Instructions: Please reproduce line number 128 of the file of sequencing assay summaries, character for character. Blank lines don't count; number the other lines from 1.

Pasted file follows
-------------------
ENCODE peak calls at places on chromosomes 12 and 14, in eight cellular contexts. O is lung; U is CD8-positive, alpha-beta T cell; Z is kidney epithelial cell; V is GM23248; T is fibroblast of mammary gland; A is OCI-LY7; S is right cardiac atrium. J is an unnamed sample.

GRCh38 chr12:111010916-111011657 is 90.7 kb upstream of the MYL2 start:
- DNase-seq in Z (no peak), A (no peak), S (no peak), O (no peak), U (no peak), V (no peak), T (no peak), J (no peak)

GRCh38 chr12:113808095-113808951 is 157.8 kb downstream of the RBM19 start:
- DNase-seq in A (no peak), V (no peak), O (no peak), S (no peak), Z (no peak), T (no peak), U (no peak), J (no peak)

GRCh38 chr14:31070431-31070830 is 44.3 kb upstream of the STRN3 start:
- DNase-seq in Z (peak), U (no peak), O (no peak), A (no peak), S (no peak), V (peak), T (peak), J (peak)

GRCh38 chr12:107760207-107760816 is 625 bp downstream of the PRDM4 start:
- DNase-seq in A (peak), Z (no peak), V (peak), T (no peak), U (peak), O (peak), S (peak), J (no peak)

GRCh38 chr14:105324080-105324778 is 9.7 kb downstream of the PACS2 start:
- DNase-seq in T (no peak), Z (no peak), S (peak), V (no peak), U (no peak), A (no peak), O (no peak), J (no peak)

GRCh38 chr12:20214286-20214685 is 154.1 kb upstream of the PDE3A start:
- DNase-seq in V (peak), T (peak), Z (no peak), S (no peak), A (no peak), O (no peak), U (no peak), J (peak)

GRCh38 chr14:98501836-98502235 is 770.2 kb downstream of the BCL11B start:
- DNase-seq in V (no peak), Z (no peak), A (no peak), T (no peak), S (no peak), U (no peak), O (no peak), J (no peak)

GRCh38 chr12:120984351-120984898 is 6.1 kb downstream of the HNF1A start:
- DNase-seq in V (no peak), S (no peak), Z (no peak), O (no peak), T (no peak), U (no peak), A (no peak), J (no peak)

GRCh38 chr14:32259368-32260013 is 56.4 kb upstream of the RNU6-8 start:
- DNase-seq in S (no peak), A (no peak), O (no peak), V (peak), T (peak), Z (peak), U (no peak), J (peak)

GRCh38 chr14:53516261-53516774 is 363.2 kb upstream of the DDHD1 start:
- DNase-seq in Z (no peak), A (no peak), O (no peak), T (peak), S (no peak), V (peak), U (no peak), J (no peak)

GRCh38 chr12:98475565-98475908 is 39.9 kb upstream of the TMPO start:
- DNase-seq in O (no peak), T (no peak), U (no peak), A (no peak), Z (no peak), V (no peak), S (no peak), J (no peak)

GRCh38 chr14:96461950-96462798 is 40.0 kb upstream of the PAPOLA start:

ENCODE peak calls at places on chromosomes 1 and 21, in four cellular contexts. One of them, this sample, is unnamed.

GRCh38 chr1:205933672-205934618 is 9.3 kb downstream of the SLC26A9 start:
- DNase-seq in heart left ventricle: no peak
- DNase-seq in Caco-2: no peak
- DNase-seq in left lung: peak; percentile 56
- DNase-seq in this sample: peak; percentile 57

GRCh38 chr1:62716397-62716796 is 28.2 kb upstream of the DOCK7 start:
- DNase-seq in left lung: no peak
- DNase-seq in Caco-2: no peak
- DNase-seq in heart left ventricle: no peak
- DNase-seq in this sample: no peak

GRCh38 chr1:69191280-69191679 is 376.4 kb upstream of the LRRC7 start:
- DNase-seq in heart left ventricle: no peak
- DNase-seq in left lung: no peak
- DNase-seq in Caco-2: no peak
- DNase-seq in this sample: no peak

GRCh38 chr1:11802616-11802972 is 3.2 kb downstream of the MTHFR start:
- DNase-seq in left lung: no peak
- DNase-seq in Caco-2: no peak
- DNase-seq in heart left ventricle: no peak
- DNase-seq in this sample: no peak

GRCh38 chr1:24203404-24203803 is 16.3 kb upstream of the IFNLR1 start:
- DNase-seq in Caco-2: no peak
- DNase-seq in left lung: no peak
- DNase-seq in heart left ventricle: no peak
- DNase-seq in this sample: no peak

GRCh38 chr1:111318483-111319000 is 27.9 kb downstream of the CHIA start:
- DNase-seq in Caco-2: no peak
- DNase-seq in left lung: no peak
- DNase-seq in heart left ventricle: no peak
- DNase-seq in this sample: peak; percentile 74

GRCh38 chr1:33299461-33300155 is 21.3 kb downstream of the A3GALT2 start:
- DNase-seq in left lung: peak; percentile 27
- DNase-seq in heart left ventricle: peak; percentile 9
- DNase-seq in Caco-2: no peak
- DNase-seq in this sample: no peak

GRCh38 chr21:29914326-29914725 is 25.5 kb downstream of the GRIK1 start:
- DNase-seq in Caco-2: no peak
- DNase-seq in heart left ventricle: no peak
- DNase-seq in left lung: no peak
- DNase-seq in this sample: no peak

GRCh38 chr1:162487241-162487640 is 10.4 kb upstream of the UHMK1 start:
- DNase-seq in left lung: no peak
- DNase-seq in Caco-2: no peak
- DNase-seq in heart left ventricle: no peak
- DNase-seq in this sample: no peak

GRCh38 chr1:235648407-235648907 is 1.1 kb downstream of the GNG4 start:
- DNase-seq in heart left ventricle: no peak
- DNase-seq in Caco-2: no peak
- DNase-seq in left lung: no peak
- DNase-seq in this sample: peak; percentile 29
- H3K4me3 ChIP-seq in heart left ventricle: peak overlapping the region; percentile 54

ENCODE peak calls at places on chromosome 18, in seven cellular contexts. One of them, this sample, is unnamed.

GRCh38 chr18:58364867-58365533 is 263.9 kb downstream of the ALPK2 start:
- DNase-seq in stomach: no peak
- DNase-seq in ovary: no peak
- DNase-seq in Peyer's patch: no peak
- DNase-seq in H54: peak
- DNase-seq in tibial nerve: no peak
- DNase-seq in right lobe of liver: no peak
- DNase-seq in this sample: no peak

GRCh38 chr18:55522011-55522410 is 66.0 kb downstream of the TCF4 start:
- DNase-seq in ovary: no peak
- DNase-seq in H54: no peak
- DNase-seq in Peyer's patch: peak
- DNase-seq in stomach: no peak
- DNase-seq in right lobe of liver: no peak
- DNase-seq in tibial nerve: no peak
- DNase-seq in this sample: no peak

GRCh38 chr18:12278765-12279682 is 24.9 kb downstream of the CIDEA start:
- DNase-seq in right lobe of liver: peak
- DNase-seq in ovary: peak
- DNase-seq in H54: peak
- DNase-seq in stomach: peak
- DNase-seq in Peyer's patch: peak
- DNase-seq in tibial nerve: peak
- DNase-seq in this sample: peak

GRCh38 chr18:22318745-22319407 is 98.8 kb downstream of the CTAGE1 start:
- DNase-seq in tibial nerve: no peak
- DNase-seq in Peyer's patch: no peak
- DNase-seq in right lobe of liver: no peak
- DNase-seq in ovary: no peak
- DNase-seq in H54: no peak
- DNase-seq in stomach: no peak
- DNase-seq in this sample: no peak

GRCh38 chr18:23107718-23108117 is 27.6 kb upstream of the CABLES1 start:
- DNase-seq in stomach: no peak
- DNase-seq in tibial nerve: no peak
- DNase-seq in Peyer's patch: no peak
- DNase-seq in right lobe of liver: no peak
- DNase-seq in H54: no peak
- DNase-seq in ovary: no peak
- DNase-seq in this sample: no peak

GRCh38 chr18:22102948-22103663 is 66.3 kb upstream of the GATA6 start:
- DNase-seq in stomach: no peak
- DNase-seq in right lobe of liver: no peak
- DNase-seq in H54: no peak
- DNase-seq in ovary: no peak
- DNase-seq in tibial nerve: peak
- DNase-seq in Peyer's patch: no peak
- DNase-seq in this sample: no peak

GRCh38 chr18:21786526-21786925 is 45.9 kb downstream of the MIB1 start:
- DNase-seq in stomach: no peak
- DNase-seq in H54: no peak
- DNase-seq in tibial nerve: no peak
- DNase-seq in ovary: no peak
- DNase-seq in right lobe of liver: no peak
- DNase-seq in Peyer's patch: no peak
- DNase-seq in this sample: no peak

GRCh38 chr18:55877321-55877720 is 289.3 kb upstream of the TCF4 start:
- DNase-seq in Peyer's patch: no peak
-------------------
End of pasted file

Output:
- DNase-seq in H54: no peak